Thursday, March 31, 2011


There are many ways to slice the history of gaming, but one of the most decisive is to separate it into pre and post-3D acceleration.

In 1996, both Rendition and 3dfx released graphics cards that were for 3D-acceleration only--no 2D support. So you used a regular graphics card for 2D, and the acceleration card for 3D. These cards also had their own proprietary APIs (for 3dfx, it was "Glide") because Direct3D didn't even exist yet (Open GL did, though, and if I remember correctly, was supported by both types of cards).

Remember, this was 1996, and PC graphics, to put it nicely, looked like ass. Total ass. Then these 3D acceleration cards came out.

I can't remember which card I tried first (I eventually tried both Rendition and 3dfx), but I do remember the moment where my mind was completely blown. It was after I installed the first 3dfx card, when I fired up Mechwarrior 2.

I still remember the first 30 seconds, just staring at the screen in absolute freaking wonder. The game looked absolutely spectacular, so far beond regular PC graphics that it was almost impossible to even connect the two. Colors, frame-rate, textures--it was all amazing.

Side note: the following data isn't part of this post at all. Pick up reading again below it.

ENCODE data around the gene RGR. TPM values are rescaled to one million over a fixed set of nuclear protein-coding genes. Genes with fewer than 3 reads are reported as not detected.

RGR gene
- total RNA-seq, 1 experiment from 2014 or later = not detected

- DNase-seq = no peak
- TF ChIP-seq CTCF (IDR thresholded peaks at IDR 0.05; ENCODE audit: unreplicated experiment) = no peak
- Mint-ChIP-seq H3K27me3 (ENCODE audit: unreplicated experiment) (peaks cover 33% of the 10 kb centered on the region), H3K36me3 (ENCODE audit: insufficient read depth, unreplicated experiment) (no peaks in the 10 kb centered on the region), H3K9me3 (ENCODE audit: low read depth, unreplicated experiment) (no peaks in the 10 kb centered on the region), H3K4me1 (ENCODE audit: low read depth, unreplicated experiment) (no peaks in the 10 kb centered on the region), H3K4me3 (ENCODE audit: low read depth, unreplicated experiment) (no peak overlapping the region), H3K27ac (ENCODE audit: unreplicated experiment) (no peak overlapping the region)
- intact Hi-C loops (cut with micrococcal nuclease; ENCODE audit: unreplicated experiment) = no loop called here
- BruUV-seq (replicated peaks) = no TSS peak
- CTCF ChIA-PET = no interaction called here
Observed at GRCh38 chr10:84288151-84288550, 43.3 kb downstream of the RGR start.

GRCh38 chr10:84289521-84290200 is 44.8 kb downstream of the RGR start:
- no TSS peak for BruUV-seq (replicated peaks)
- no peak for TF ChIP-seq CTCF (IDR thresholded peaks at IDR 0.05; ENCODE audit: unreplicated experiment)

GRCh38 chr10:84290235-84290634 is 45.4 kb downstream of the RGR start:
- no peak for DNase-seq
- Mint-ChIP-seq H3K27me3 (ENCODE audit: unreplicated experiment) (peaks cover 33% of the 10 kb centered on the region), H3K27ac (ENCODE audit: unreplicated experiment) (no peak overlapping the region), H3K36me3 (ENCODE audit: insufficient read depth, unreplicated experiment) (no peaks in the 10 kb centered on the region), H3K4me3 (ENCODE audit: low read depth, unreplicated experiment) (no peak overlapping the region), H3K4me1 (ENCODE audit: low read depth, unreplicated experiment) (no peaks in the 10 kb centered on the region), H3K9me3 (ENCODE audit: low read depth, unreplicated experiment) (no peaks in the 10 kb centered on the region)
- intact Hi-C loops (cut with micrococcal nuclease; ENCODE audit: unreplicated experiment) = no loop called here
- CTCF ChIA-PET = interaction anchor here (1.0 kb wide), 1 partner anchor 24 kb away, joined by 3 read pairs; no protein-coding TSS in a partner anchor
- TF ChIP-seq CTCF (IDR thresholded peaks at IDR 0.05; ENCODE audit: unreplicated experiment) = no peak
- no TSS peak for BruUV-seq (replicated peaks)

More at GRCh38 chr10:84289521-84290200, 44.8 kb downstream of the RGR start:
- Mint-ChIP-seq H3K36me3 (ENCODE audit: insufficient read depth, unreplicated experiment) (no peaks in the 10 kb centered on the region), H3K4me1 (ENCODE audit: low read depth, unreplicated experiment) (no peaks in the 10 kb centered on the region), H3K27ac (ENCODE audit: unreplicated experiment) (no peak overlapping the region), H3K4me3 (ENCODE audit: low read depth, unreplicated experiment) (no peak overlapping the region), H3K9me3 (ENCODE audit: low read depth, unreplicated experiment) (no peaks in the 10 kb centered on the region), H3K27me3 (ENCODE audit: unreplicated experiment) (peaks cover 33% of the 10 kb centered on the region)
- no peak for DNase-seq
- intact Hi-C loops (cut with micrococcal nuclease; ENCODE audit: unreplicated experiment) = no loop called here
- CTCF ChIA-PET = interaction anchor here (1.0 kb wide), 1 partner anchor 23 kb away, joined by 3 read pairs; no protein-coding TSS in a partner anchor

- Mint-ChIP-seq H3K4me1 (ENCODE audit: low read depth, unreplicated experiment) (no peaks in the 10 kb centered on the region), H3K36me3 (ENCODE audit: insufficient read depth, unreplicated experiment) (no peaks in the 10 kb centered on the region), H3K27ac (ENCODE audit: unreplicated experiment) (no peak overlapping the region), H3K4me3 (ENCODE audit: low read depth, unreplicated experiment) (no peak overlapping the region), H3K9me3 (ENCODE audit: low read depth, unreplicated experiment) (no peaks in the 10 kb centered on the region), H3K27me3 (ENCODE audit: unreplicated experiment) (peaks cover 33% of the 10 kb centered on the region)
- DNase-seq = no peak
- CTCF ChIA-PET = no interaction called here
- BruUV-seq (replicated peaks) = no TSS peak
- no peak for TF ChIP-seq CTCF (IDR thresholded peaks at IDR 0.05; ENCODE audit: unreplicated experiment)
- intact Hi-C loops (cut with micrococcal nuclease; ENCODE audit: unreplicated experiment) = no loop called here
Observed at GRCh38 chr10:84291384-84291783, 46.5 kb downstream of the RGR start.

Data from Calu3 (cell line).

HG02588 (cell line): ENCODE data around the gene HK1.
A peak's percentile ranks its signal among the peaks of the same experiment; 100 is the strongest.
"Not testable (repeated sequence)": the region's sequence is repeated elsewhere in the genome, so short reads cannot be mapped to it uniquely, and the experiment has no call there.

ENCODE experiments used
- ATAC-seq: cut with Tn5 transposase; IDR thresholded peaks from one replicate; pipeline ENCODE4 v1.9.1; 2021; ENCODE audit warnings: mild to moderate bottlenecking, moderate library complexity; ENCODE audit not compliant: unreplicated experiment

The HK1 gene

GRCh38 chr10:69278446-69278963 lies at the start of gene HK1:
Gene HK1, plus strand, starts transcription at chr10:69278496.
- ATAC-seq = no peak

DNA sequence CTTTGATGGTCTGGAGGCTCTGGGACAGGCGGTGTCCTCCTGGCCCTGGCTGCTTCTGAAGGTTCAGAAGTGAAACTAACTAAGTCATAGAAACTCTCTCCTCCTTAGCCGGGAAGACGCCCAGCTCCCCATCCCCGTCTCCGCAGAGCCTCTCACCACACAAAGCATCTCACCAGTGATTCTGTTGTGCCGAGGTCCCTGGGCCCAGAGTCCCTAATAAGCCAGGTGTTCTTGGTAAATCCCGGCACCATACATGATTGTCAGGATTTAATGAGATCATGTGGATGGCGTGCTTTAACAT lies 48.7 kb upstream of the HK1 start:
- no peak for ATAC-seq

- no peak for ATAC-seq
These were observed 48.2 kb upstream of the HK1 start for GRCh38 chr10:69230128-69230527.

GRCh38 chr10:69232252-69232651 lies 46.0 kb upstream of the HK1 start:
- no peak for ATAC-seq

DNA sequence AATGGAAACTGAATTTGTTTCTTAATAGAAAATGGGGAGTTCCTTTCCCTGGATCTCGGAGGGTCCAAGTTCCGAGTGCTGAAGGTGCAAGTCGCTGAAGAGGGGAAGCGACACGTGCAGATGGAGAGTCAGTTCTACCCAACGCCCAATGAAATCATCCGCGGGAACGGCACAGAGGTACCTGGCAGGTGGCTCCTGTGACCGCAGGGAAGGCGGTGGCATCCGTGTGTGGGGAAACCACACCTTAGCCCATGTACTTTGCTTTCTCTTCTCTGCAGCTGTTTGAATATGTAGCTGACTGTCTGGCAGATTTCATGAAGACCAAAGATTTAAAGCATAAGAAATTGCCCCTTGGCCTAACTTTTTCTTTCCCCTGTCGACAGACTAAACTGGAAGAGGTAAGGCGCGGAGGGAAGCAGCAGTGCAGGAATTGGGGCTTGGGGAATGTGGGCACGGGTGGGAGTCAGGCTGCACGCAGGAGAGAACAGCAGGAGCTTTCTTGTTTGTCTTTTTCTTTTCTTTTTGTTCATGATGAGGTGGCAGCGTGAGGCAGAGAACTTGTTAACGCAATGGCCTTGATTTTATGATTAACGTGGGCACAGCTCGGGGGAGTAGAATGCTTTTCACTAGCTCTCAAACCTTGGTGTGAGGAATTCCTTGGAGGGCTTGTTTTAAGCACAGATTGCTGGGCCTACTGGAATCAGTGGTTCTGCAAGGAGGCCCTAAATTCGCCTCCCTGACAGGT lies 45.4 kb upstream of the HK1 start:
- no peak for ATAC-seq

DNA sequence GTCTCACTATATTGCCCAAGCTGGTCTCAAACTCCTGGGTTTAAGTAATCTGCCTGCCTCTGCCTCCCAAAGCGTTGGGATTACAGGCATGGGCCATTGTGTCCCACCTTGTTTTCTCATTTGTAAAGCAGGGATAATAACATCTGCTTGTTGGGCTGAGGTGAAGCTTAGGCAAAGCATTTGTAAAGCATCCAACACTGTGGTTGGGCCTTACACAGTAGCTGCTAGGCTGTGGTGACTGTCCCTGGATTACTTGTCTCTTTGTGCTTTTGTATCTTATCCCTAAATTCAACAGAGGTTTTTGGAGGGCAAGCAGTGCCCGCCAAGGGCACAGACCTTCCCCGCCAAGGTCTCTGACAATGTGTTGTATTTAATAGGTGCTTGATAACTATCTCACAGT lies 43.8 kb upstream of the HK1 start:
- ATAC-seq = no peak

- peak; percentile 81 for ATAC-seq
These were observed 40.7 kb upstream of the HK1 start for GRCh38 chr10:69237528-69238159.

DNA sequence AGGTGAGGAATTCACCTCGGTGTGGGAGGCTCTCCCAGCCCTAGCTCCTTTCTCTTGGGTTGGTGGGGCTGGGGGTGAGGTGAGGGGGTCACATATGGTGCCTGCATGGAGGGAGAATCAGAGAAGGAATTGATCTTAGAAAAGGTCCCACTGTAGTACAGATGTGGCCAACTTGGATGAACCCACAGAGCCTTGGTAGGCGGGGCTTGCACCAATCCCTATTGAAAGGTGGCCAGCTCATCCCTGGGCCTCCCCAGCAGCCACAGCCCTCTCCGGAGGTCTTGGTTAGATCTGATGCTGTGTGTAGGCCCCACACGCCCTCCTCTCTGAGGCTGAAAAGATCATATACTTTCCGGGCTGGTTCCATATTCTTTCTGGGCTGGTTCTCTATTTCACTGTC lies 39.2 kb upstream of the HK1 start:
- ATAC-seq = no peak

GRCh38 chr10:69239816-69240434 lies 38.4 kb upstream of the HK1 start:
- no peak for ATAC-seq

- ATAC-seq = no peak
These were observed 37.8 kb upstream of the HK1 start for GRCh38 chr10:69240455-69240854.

And the game itself was great. Mechs are conceptually perfect, somehow, and Mechwarrior 2 was a spectacular fleshing out of the concept. The combination of the graphics and the sound effects gave the idea of Mechs impact--you could feel the gigantic forces at play.

That game permanently made me a huge fan of mech games, but after Mechwarrior 2, the quality of the genre began a steady decline. Steel Battalion (2002) was fun (and you used a bad-ass controller), and Chromehounds (2006, 360) had its moments, but that's not much for an entire decade.

Which is why Hawken looks so interesting. Actually, "interesting" is an entirely inadequate word. "Ass-kicking" is far more descriptive. All you need to see is this gameplay trailer and you'll understand what I mean.

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